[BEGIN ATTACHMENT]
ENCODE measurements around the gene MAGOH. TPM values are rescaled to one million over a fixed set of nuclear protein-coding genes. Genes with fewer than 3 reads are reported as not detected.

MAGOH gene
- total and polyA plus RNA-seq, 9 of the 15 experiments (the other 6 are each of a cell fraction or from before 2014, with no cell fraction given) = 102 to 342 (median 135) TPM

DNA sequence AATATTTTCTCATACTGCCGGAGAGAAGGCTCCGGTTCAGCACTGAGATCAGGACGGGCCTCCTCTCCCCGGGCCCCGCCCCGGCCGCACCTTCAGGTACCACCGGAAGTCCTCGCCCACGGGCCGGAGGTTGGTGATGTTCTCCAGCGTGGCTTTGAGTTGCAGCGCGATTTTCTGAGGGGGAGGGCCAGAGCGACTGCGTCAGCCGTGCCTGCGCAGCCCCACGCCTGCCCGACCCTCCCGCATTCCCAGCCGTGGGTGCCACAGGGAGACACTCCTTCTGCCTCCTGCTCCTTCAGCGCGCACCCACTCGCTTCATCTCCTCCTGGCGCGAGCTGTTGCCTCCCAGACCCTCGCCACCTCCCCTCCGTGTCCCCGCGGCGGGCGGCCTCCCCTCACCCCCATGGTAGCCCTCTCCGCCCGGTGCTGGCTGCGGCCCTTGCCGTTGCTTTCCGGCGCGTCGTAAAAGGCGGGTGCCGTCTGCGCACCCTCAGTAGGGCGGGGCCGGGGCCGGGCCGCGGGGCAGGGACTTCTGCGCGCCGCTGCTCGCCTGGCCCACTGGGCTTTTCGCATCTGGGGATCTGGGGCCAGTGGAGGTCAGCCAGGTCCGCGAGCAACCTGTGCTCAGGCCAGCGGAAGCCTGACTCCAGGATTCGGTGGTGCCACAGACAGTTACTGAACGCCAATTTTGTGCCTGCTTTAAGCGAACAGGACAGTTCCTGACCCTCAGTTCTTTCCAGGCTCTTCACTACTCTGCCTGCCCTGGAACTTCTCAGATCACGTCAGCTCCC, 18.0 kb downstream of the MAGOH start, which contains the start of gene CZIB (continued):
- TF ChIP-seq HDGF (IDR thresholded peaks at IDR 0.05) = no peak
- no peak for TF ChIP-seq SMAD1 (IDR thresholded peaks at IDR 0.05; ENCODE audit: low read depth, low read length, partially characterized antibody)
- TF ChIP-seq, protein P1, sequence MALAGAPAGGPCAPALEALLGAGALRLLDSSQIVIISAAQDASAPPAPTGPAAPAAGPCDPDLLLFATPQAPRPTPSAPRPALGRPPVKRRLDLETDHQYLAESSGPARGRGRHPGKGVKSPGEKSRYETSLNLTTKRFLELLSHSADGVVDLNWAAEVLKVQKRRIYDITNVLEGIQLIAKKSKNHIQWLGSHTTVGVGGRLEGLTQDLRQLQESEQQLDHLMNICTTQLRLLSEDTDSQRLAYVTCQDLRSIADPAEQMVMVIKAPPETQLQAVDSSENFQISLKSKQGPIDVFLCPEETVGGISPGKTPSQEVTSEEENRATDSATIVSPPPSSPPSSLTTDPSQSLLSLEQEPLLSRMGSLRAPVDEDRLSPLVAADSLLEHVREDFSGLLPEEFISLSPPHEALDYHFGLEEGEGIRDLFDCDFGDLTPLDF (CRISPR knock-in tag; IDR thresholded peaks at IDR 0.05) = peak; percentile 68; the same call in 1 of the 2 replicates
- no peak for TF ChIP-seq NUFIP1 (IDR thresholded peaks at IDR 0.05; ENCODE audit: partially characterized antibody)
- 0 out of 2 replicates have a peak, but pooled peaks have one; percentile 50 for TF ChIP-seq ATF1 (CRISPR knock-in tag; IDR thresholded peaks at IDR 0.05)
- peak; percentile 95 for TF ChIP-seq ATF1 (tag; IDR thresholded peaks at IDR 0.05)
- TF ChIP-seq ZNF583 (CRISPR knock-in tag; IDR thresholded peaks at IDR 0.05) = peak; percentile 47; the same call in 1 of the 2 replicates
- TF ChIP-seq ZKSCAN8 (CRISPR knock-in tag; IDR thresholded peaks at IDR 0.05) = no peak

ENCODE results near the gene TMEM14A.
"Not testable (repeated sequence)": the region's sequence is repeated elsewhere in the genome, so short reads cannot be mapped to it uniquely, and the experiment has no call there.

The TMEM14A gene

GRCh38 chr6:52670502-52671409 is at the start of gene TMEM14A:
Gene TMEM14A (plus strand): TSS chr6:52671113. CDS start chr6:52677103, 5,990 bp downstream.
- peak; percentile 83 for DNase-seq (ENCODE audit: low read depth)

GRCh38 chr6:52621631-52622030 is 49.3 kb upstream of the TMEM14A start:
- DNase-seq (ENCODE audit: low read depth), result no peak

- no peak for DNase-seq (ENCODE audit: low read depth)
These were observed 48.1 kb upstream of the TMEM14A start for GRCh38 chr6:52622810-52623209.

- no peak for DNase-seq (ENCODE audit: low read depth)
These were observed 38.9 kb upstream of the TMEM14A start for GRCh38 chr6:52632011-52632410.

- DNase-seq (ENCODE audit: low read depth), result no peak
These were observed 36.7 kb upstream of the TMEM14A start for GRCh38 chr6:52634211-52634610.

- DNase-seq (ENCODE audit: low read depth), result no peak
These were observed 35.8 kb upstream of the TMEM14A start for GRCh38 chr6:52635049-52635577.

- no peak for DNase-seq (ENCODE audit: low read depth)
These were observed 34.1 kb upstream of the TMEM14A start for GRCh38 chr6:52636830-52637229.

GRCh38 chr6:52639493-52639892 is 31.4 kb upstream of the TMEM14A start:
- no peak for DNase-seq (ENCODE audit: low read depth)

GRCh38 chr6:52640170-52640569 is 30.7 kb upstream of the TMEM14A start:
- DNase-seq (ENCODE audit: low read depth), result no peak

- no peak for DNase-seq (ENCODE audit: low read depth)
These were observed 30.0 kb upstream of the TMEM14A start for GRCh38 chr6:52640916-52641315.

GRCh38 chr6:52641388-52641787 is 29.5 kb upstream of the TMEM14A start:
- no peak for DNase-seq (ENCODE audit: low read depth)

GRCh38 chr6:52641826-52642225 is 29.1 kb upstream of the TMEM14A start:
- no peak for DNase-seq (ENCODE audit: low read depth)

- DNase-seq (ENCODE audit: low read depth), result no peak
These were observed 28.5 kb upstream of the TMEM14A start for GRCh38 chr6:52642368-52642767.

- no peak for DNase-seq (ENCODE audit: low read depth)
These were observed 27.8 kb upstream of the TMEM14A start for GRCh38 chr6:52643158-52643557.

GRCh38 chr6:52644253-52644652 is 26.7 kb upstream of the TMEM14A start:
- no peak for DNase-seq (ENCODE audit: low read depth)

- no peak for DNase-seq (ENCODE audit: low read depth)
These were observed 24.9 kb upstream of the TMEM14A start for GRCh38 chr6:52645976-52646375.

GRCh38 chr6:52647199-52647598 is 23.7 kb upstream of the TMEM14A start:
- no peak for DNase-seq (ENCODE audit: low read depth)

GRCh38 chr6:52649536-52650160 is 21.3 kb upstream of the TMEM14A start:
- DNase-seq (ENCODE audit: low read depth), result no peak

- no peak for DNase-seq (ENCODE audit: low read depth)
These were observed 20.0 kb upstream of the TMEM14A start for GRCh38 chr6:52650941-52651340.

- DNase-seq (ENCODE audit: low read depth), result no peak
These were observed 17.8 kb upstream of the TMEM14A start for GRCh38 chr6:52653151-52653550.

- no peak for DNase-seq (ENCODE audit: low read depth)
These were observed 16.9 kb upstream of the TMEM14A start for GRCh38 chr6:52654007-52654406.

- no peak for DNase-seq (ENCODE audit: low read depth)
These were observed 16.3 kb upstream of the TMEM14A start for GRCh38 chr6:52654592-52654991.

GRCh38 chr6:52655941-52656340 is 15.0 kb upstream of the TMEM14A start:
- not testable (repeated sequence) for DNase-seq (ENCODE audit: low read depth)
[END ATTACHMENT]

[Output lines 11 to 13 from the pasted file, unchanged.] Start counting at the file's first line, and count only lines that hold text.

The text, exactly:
- TF ChIP-seq ZNF583 (CRISPR knock-in tag; IDR thresholded peaks at IDR 0.05) = peak; percentile 47; the same call in 1 of the 2 replicates
- TF ChIP-seq ZKSCAN8 (CRISPR knock-in tag; IDR thresholded peaks at IDR 0.05) = no peak

ENCODE results near the gene TMEM14A.